Greg Barns

Since 2008 when I appeared in the Melbourne terrorism trial, it’s been a case of plus ca change (the more things change, the more they stay the same).  Our criminal law, driven by the Australian body politics’ desperate desire to line up with an hysterical Bush Administration response to 9/11, still criminalises thoughts and words and makes guilt by association a reality for Australians.  In fact since 2008 ASIO has more powers and we still have so called experts in counter terrorism churning out papers on the threat within.  Australian democracy remains suspended in the world of the anti-terror industry.   February 2012

Omar Merhi

The new anti-terror laws are extreme, radical and violate basic fundamental human rights. My brother was found guilty of being a member of a terrorist organisation and despite getting a lesser sentence on appeal, served an extra 18 months unecessarily at the oppressive Barwon Jail. During the trial, Justice Bongiorno’s brave decision to halt the trial because of the unfair treatment of this group of men highlights just some of the injustices of these new laws. Amongst other things, my brother has since succesfuly gained his “A” Grade electrician’s licence and is making great progress in life in general. Although initially reluctant, on reflection I am honoured and proud of my small involvement in this powerful and accurate documentary. February 2012

Robert Stary

Australia languishes behind almost every other Western Country in providing oversight in its terrorist prosecutions. The United States has a strong bill of rights and robust Supreme Court that simply would not permit the sort of prosecutions that have been launched in Australia. The UK, Canada and New Zealand all have Human Rights legislation protecting individuals against excesses of the State. It has taken almost ten years for Australia to finalise the role of an independent monitor into terrorism law and prosecutions.

The simple fact of the matter is that Australia stands alone in its pursuit of token prosecutions for the sake of having “trophy’s in the cabinet”. “The Trial” simply highlights many of the shortcomings in the counter terrorism legislation. A vast intelligence and policing empire has now been created in “protecting the Australian community”.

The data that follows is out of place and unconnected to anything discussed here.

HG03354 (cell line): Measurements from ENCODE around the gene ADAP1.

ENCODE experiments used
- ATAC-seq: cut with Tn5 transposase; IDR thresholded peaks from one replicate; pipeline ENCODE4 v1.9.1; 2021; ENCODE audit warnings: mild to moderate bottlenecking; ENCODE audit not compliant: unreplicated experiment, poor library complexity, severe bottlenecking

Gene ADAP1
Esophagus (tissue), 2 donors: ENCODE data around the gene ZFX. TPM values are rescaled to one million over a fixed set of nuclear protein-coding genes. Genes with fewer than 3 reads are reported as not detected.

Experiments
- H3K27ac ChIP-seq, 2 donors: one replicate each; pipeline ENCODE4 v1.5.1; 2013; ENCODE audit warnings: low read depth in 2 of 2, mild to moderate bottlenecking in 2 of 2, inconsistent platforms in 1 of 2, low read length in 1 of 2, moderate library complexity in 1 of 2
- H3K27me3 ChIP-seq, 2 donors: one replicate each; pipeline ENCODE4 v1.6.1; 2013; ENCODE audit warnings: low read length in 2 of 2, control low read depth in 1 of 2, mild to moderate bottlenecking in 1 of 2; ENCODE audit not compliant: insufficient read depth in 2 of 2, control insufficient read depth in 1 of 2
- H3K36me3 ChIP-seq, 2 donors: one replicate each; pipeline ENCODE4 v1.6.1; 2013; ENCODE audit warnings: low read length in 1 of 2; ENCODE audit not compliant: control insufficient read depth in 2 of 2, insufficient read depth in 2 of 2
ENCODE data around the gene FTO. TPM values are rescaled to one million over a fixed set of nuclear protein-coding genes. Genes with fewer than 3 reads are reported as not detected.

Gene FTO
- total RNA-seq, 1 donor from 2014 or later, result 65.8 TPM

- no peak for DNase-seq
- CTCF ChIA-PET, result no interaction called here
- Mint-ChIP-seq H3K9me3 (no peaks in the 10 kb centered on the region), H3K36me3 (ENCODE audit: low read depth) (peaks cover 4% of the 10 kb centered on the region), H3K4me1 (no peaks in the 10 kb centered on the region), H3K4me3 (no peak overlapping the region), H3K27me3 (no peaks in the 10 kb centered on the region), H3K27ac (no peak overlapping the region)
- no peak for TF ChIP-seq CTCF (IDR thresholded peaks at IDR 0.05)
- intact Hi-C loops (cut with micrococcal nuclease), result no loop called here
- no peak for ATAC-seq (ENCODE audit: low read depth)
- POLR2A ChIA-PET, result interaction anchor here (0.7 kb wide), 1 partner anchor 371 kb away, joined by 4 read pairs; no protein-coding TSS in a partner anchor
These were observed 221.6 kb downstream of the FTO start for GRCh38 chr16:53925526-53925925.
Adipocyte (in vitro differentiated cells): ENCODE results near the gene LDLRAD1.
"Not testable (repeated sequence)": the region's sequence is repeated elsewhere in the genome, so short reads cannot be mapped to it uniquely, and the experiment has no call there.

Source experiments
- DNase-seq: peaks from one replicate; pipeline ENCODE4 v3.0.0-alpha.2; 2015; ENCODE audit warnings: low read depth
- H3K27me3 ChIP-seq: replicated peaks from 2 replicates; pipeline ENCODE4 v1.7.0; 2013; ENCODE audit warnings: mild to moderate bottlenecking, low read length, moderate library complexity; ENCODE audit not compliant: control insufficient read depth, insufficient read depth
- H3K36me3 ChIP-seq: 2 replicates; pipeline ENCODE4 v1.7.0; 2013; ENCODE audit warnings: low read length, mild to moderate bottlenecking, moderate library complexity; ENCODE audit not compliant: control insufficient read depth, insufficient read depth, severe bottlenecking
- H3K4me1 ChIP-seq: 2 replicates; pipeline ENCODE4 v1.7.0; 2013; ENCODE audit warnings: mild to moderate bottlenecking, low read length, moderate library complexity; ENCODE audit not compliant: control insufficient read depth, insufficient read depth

Hopefully, politically charged terrorism prosecutions has now subsided, at least to some degree.  February 2012

Brian Walters SC

Australia’s terror laws (embodied in dozens of different statutes now) are amongst the most repressive passed by any regime in the world. They are not counterbalanced by any legal recognition of human rights. They give an almost laughably wide definition of terrorism – going way beyond what most people would think of in that context. For example, ‘indirect possession of a thing associated with terrorism’ (whatever that may mean) is now a serious crime. Real acts of terrorism, like bombing and hijacking, were already serious crimes. The laws are broad and vague, giving great scope to security agencies to interpret them in accordance with their own political prejudices. These laws give unprecedented power to police and security agencies to trample the rights of civilians by way of search, seizure and questioning. Those powers are largely unreviewable and inevitably they have been abused. We have seen particular ethnic communities, with a good record of contributing to Australian society – such as the Tamils and Kurds – regularly raided in what appears to be the selective and often racist agenda of the security agencies concerned. We have expended billions of dollars on anti-terrorism agencies, morphing them into large and dangerous bodies with power to  overwhelm the ordinary citizen. Wnen I appeared in the Tamil terror trial we saw the AFP set out (unsuccessfully) to prove that the Tamil Tigers were a terrorist organisation. To do that they took sides in an overseas internal conflict – something that should be for our political leaders to determine, not the police. What is worse, the AFP took sides with the war criminals running the Sri Lankan regime.  The conduct of the AFP resulted in fiasco, but it was made possible by our political leaders abrogating our democratic principles in a way real terrorists could not dream of achieving.

The way to uphold our democratic values in the face of terrorism is to uphold those values. In this our leaders have shown themselves wanting.

I have written about the Tamil terrorism trial here:

February 2012

Senator Ludlam

Senator Ludlam’s speech to Senate

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